Dune Lankard is a Native Eyak of the Eagle Clan from Cordova, Alaska, who has committed his life to protecting Eyak culture, his ancestral lands and “a wild salmon way of life”. Dune started his talk with the class with a brief review of the more recent history of the Eyak people, a story that includes earthquakes, the Valdez oil spill and climate change resulting in measurable increases in the ocean’s temperature and acidification. Dune shared beautiful pictures of the land and water where he grew up, along with images of the visibly melting glaciers and the devastated coastline and impacted wildlife left behind by the Valdez spill.
The heart of Dune's talk, though, was about how he and his organization have worked together to save the land so that, as he put it, “there would be something to fight about later.” In describing this part of the journey, Dune exemplified the aspect of the social entrepreneur as someone who sees a problem, becomes obsessed, and then leverages whatever resources they have access to in an effort to realize the change they can see in their heads as though it has already come to pass. Along these lines, Dune’s efforts through the Native Conservancy have included writing federal policy, kelp farming, experimenting with innovative freezing processes to achieve food sovereignty for the elders in his community, hosting famous musicians on rafting trips down the Copper River, and building better fishing boats out of hemp resin using 3D printers (to name just a few).
In describing these projects, Dune also referenced the many ways in which a corporate structure - in direct contrast to traditional indigenous practices - contributes directly to an extractive relationship with the world around us. He referenced the ways that Alaska had created a corporate strategy for the individual ownership of oil rights and fishing rights that had led to Native people unwittingly forfeiting control (and by extension losing access to their role as stewards of our lands and waterways), and warned against the dangers of allowing a similar approach to the further annexation of our oceans. It made me think about the conversation we had had as a class the week before on Patagonia’s journey, and wonder about how we might more deeply explore the implications of this concept, especially as we exist in the context of the business school.
While Dune talked about the importance of his mother as an inspiration, and about the importance to him of honoring and caring for the elders in his community, I also appreciated that he mentioned the importance of leadership of the next generation. He talked specifically about Nick Tilsen and the NDN Collective, and he apologized to my students on behalf of our generation for not leaving them a world in better condition. I was particularly moved by his ask of the students that as they consider their respective paths, that they incorporate the role of guardian into their lives.
It is worth noting that Dune did all of this while we were experiencing mild Zoom hell. The screen reportedly turned off while Dune was speaking, though his vivid storytelling overpowered the technical interruptions. I mention it only because it is easy in discussing these classes to share the high level concepts, while the experience of teaching - and I imagine, learning - is also shaped by these more mundane details. One nice post-script to the class, I have already received an email from a student asking if I thought Dune and his organization might be willing to consider her for an internship.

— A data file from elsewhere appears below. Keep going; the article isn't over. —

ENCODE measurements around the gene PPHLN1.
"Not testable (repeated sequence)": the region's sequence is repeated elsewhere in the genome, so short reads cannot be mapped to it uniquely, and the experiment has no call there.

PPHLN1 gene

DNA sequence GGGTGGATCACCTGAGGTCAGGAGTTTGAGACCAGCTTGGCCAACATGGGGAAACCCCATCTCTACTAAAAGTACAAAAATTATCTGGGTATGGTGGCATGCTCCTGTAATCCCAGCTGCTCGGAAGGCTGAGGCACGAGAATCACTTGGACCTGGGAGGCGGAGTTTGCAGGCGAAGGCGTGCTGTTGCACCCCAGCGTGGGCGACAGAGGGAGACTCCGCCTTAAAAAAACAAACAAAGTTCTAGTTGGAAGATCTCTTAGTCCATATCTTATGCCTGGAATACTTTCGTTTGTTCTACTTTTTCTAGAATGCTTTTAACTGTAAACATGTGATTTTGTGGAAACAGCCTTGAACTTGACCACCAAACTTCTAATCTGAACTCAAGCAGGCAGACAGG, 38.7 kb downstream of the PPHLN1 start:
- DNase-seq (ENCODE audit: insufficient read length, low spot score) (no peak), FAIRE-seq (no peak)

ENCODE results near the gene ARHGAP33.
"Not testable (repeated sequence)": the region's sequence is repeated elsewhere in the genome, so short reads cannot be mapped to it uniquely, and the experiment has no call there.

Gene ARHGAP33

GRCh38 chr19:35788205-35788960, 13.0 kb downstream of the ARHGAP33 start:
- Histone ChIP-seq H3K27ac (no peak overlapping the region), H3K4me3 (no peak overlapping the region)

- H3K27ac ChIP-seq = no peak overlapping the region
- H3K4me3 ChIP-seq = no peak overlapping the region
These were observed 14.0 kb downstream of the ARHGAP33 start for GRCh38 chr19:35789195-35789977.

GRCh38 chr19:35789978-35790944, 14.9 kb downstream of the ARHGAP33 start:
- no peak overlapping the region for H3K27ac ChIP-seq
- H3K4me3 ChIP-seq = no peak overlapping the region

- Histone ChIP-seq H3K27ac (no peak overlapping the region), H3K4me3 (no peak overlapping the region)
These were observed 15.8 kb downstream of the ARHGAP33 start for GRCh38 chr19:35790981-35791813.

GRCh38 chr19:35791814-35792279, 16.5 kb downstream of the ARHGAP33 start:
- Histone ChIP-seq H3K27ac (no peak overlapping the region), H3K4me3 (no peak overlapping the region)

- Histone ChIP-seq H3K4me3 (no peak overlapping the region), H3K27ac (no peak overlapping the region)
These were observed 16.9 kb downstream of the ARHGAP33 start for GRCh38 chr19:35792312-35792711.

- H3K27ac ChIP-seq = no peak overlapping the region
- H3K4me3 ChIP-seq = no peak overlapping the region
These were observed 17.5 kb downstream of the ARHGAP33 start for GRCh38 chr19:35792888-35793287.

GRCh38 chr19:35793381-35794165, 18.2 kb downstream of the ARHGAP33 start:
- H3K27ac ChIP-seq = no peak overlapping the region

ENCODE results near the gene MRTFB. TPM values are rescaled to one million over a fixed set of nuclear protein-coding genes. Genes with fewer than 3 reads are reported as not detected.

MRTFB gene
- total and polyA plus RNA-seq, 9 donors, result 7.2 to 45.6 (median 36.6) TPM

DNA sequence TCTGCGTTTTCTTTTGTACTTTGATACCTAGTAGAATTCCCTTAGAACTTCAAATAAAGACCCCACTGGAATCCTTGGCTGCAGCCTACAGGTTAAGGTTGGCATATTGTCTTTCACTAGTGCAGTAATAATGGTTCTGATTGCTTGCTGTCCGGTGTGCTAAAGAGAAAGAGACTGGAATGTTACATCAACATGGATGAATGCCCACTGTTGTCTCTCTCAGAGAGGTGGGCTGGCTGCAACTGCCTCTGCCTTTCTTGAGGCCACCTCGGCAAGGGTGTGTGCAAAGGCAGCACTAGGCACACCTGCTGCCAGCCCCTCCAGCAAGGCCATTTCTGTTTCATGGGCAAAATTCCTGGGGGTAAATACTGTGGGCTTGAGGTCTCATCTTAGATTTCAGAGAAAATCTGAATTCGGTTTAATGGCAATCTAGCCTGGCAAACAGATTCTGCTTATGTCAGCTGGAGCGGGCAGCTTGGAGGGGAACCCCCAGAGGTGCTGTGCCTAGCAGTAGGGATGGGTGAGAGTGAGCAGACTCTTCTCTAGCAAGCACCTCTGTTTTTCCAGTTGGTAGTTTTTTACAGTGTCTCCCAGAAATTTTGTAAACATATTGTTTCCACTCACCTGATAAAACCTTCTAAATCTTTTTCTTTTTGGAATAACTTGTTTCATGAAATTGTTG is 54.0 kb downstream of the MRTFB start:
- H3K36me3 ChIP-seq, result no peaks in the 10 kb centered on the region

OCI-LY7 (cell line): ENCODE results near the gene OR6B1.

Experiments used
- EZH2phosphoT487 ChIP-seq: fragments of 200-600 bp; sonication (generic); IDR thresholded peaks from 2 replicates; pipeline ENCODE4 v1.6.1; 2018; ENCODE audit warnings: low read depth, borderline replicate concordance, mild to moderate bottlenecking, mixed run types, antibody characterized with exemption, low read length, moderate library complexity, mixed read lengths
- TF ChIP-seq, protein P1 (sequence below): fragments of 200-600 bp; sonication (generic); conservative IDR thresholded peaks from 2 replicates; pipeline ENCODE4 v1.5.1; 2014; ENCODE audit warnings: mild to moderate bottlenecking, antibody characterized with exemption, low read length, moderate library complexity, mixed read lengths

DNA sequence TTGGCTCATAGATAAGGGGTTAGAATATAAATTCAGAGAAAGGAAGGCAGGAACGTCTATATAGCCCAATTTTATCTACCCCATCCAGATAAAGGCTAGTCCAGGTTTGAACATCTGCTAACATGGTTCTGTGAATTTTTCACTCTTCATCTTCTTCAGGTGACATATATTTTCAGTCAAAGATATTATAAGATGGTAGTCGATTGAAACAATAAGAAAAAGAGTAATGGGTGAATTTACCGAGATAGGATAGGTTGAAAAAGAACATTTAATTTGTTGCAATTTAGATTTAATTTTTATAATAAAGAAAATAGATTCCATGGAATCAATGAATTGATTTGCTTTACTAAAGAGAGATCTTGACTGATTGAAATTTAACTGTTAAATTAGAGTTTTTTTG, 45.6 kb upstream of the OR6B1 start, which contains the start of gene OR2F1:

The second half of class was focused on the students’ team presentations on social entrepreneurs, and we were only able to get through three because of the technical SNAFUs. I’m always interested to see which leaders the teams select - so far they’ve done Warby Parker, and two social entrepreneurs I hadn’t heard of previously, Jessica Schreiber, founder of FABSCRAP, and Hla Hla Win, founder of 360ed. We’ll have the final two presentations this coming week. One thing to note here is that Melissa and I are experimenting with having the students contribute to the grading of their peers’ presentations, working from a presentation evaluation rubric. I have not taken a look at those yet - I wanted to wait until all the presentations were done - but I will be interested to see how their assessments compare to my own.
We will be joined by Willy Foote from Root Capital this week and the readings include one from Willy himself: “To Invest in the Future of Coffee, Starbucks Turns to the Capital Markets,” Willy Foote, Forbes https://www.forbes.com/sites/willyfoote/2016/05/23/to-invest-in-the-future-of-coffee-starbucks-turns-to-the-capital-markets/?sh=51e123341174
along with finishing up Krakauer’s Three Cups of Deceit
People need meaning, the opportunity for mastery, and community to thrive. Creating opportunities for people to contribute, and to find their best selves is some of the most important work we can do.